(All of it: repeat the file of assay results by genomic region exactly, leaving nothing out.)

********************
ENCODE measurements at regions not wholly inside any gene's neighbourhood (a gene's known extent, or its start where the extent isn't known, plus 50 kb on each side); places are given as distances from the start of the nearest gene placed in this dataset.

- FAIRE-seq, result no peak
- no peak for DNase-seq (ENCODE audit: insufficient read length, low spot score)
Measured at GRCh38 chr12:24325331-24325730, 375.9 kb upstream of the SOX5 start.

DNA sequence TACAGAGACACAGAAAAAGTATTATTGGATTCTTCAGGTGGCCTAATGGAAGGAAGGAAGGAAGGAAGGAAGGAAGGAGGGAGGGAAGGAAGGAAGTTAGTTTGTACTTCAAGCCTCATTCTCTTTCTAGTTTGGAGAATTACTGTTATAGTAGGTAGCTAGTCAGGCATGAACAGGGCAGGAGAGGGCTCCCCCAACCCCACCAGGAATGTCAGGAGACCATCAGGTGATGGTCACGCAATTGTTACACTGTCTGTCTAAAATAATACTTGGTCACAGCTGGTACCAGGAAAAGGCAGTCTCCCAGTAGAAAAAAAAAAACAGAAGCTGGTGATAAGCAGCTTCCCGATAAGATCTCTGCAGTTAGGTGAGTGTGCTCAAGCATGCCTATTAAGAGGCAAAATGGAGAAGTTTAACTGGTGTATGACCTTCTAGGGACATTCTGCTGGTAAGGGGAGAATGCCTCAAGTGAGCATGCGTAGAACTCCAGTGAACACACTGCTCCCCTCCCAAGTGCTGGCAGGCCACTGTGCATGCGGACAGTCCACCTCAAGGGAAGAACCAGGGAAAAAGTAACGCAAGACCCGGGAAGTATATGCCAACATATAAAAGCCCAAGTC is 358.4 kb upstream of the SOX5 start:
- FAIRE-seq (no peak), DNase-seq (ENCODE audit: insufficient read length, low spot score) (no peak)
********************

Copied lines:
ENCODE measurements at regions not wholly inside any gene's neighbourhood (a gene's known extent, or its start where the extent isn't known, plus 50 kb on each side); places are given as distances from the start of the nearest gene placed in this dataset.

- FAIRE-seq, result no peak
- no peak for DNase-seq (ENCODE audit: insufficient read length, low spot score)
Measured at GRCh38 chr12:24325331-24325730, 375.9 kb upstream of the SOX5 start.

DNA sequence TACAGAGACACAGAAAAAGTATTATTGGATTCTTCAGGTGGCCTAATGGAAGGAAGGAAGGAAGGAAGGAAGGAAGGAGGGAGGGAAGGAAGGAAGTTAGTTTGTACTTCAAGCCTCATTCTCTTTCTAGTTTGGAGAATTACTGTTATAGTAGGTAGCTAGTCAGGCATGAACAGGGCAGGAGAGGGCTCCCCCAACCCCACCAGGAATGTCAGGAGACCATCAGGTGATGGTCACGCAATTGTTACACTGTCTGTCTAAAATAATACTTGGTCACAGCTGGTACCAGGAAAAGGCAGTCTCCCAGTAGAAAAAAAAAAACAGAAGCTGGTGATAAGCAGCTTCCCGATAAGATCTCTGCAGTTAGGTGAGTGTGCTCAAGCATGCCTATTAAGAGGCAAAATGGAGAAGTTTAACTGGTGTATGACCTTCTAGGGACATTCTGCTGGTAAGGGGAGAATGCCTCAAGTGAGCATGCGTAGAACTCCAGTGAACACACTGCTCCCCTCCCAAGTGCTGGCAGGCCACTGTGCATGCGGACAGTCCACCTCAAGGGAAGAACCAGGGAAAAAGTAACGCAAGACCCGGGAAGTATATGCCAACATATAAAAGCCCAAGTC is 358.4 kb upstream of the SOX5 start:
- FAIRE-seq (no peak), DNase-seq (ENCODE audit: insufficient read length, low spot score) (no peak)